le sigh

It’s Sunday night and I have to go to work tomorrow, just like most of everybody else.

And I like my new job, but I always feel now like I get home so late that weekend evenings don’t even count as free time… there’s only barely enough time there to, like, go to the bathroom and change out of my work clothes and feed myself and ask the kids if they fed themselves and make sure there’s a work outfit for the next day at work…

that I feel really pressured, each weekend now, to get as much personal stuff done as possible…

and by Friday at 6 PM, I’m already overwhelmed by the futility of it. I already know there’s no way I can get it all done.

Then, Sunday night, I’m kind of crying. Or would be, if I weren’t so dehydrated from running around like a maniac in the 105-heat-index heat, trying to get stuff done.

At least I got the kids haircuts, and got one of them new shoes. And did half a birthday for the other.

Just typing that out makes me realize, anew, how much I didn’t get done.


Long Division

I can’t remember what else I wanted to tell y’all.

There was stuff — semi-clever observations of life sorta stuff — but I can’t remember while I’m sitting here stressing over how little time I have.

I just taught someone long division, because he didn’t learn it in school. This person told me today, “Mom… Can you teach me long division today? I still don’t understand it, and I don’t want to go back to school in two weeks not knowing it.”

So I taught him, with much empathy, because I remember not being able to get that shit straight when I learned it in fourth grade. And then the 5th grade teacher pairing me up with some dude I didn’t like so that he could teach me, because she didn’t have time to teach me while the rest of the class was moving on to something else.

So it’s apparently genetic, this hard-time-with-long-division gene. So now I can expect my son to have the same trouble with calculus, because I didn’t understand calculus at all until the end of the year, when a kindly Rice professor volunteered to teach it to me the weekend before finals.

My son said, after I taught him, “They taught me, but with a bunch of little stories that just made it more confusing. Like, there was something about Santa Claus going up on the roof and dropping remainders down the chimney. I couldn’t understand.”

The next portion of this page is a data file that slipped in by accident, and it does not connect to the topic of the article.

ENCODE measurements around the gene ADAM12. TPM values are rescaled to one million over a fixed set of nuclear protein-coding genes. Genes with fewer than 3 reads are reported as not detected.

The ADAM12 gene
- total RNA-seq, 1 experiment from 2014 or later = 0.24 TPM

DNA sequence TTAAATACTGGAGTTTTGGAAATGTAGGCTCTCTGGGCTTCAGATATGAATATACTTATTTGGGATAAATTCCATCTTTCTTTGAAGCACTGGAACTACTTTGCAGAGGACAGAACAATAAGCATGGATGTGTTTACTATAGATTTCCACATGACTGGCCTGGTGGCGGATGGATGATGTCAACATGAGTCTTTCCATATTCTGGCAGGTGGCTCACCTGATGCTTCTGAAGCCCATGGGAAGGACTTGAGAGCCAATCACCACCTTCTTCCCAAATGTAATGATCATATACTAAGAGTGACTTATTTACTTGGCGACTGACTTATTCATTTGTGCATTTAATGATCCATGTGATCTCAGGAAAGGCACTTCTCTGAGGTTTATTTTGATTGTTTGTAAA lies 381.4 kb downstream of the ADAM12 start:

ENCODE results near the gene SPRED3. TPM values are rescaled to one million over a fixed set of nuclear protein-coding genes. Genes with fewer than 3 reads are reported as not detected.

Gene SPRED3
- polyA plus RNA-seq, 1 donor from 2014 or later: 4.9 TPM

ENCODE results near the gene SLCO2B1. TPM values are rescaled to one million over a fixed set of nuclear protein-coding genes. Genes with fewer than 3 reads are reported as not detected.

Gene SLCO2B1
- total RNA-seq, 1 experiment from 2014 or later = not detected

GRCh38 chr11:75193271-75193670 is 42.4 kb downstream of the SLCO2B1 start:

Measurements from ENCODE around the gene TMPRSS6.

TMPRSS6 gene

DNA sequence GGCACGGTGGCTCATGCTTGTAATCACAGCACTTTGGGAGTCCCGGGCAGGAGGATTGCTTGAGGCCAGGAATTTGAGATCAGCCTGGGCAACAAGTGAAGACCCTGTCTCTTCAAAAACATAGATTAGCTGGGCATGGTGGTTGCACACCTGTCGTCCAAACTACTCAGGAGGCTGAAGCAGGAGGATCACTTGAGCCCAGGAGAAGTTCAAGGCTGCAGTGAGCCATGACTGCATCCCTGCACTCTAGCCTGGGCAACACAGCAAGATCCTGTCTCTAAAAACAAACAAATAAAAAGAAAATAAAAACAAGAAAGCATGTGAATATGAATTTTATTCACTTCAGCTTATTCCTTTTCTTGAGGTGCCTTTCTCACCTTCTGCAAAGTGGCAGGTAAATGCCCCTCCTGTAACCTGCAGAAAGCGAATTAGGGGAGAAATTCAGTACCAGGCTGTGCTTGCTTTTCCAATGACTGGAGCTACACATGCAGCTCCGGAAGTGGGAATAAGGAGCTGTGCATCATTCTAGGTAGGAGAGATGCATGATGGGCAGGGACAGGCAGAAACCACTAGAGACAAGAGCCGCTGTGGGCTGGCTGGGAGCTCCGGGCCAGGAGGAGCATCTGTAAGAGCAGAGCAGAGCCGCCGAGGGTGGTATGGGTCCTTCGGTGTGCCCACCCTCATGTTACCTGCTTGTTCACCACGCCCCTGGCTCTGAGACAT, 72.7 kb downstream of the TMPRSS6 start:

Me: “Oh my God. How can anyone learn math from crappy, unseasonable metaphors?”

My son: “Right.”

And, in teaching my son long division, I noted other math skills he needed to learn. So now, some time during a break at work tomorrow, I need to find some teaching tools online and print them out, then take them home with me and hurry up and teach my kid more math skills tomorrow, in the 2.5 hours between my rush hour commute and bed time.

Oh, yeah… and then I have to finish writing a novel.


My oldest son, meanwhile, just turned 16. So, of course, 9 billion people have told me this week, “I can’t believe you have a 16-year-old son.”

Really? I can. I’ve been living with this kid for 16 years now. I can totally believe it.

I guess it’s supposed to be a compliment — that I look too young to have a kid that old. Unless, of course, you take it as shock and the dawning realization “OMG, this was a teen mom!

Or, unless you take it as people telling you that you don’t seem mature enough to parent a teen?

Some time after that, I was at a social function where more than one person made witty remarks about the fact that I drink and say curse words in front of said 16-year-old son. Like, “Nice parenting skills, Gwen,” said with sarcasm-dripping voices.

These were all people my age who had toddlers or babies only, mind you.

So I just didn’t say anything. Well, eventually, I did say, “He’s on the honor roll. Is your kid on the honor roll?”

But even that was too much. In the same way that I used to ignore criticism from kidless people, I’m now having to ignore criticism from people who only have babies and toddlers. I don’t know what these people are thinking — that they’re awesome for cursing and drinking only when their babies are tucked away safely with their babysitters?

And what happens after that, when the babies get older? What am I doing wrong — being myself in front of my kids? Failing to lie to them about how grown-ups have a good time? Failing to shelter them from reality? Failing to put on an alternate persona whenever they’re not at the babysitter’s? Or failing to leave them at the babysitter’s in the first place? (That last item is probably the real answer.)

I’m so far removed from the conformist social mindset, as far as parenting goes these days, that I don’t even know what that mindset is anymore. And, as far as I’m concerned, that’s nothing to lament.

A while back, someone had a party and I was there with my kids, and someone else was there with her toddler. And people drank, and the toddler got sleepy. So the toddler went to sleep on the couch.

And, of course, someone who only had a baby had to make a remark about that. “I feel sorry for Toddler,” she said.

“Why?” I said.